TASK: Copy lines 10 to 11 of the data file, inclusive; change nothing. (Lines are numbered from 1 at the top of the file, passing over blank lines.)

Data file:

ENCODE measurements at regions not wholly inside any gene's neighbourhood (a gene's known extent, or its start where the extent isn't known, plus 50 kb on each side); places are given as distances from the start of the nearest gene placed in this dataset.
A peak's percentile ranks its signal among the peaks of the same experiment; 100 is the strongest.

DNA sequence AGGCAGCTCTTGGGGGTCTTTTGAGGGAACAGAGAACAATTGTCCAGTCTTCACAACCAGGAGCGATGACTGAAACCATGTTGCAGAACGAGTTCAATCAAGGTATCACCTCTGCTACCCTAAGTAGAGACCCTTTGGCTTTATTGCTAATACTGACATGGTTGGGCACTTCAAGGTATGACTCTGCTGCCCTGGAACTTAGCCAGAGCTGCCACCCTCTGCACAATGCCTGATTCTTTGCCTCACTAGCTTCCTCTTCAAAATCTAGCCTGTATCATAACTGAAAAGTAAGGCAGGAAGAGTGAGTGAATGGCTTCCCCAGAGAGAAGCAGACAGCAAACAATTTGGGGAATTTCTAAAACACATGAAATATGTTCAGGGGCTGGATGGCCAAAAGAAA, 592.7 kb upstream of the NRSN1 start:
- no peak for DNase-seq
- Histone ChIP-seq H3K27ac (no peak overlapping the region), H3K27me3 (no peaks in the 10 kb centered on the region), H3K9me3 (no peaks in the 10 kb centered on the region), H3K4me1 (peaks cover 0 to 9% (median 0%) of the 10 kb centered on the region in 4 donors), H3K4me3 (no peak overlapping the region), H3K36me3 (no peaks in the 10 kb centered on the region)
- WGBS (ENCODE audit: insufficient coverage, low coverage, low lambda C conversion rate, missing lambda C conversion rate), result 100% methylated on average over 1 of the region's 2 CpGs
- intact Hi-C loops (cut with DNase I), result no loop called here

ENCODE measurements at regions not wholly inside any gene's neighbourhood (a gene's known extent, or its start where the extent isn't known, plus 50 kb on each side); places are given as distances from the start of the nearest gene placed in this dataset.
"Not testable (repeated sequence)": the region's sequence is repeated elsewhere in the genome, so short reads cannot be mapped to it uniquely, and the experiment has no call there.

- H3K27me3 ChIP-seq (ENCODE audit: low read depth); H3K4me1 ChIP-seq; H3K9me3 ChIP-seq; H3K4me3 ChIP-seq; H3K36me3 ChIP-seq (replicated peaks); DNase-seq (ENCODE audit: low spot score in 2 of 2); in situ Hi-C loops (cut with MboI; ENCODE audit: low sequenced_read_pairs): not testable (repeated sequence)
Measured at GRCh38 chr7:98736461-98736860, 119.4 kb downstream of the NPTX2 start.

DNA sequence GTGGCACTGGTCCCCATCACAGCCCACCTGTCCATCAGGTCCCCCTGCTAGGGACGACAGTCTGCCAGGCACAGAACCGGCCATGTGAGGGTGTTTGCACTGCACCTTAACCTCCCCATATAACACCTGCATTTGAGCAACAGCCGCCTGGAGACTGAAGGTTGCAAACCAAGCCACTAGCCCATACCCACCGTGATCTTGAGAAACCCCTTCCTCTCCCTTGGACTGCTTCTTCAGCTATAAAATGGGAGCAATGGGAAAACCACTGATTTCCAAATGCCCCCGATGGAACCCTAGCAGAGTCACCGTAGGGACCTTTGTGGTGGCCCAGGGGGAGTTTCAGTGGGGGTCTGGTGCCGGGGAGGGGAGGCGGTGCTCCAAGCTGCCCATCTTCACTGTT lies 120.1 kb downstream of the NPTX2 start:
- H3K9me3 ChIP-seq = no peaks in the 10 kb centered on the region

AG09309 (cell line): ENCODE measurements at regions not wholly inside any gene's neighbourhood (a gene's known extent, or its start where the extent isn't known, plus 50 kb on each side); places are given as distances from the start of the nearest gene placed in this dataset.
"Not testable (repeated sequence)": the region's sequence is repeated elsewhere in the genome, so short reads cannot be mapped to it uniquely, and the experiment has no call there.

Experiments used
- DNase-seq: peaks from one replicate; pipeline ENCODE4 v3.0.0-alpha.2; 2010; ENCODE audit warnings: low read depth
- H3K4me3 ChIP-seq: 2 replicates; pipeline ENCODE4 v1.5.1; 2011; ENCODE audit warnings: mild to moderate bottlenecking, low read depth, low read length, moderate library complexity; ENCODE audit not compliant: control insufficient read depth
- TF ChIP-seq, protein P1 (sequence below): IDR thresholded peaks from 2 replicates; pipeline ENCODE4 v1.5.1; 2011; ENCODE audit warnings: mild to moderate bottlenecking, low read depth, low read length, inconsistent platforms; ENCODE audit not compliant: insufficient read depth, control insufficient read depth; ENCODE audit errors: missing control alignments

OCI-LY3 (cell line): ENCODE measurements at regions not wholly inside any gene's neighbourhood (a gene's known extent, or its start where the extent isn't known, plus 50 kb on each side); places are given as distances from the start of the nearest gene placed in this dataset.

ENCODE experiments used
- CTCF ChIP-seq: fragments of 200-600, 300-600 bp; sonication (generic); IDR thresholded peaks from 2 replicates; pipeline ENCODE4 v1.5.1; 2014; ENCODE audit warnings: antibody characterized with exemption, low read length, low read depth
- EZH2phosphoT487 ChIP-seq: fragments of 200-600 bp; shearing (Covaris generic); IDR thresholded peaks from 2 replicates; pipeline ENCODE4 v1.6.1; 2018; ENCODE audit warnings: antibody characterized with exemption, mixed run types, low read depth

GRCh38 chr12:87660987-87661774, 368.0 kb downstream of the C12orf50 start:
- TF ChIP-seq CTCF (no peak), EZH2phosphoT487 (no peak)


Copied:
- H3K27me3 ChIP-seq (ENCODE audit: low read depth); H3K4me1 ChIP-seq; H3K9me3 ChIP-seq; H3K4me3 ChIP-seq; H3K36me3 ChIP-seq (replicated peaks); DNase-seq (ENCODE audit: low spot score in 2 of 2); in situ Hi-C loops (cut with MboI; ENCODE audit: low sequenced_read_pairs): not testable (repeated sequence)
Measured at GRCh38 chr7:98736461-98736860, 119.4 kb downstream of the NPTX2 start.